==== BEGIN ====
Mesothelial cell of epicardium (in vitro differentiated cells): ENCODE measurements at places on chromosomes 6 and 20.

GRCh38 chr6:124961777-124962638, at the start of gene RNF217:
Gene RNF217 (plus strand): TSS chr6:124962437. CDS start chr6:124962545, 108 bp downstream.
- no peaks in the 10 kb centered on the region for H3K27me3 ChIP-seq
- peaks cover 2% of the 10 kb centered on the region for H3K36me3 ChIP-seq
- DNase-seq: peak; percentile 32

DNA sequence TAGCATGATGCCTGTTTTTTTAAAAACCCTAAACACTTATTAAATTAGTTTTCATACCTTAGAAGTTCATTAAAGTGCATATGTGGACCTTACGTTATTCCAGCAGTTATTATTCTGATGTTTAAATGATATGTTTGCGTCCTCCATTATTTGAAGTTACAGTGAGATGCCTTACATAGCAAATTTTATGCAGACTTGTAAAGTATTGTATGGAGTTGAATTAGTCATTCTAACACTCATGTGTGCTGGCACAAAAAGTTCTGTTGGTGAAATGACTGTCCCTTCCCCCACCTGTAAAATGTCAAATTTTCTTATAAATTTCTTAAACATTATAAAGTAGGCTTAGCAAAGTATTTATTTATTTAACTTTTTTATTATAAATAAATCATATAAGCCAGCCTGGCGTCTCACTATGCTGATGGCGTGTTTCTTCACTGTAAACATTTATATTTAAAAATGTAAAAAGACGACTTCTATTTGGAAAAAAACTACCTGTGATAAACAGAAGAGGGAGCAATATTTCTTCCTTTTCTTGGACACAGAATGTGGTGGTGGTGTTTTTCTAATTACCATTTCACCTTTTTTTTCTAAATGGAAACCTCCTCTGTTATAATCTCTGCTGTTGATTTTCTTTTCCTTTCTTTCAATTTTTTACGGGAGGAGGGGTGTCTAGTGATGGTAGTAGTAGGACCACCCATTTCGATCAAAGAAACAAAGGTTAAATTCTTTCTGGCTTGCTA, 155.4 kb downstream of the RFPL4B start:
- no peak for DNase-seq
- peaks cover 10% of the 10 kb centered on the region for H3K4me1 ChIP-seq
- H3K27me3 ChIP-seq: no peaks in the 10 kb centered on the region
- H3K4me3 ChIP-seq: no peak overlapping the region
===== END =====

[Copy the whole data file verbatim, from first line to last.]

Mesothelial cell of epicardium (in vitro differentiated cells): ENCODE measurements at places on chromosomes 6 and 20.

GRCh38 chr6:124961777-124962638, at the start of gene RNF217:
Gene RNF217 (plus strand): TSS chr6:124962437. CDS start chr6:124962545, 108 bp downstream.
- no peaks in the 10 kb centered on the region for H3K27me3 ChIP-seq
- peaks cover 2% of the 10 kb centered on the region for H3K36me3 ChIP-seq
- DNase-seq: peak; percentile 32

DNA sequence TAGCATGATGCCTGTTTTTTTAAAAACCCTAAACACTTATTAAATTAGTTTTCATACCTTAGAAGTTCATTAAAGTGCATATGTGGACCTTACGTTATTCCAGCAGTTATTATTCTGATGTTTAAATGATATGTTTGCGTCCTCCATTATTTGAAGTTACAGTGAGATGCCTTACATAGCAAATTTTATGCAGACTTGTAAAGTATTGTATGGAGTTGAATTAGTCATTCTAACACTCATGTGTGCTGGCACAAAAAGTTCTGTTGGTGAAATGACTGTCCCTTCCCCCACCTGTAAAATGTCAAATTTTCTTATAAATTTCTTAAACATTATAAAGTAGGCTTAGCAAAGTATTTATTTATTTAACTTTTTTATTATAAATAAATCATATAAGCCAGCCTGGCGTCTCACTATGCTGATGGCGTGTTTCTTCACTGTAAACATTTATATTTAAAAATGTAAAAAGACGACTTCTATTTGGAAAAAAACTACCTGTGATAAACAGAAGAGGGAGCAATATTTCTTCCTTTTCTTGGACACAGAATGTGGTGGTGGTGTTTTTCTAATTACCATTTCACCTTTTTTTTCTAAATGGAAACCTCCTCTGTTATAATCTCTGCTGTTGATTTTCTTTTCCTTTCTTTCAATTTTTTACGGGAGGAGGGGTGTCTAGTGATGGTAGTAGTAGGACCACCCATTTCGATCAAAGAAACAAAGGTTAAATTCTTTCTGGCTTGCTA, 155.4 kb downstream of the RFPL4B start:
- no peak for DNase-seq
- peaks cover 10% of the 10 kb centered on the region for H3K4me1 ChIP-seq
- H3K27me3 ChIP-seq: no peaks in the 10 kb centered on the region
- H3K4me3 ChIP-seq: no peak overlapping the region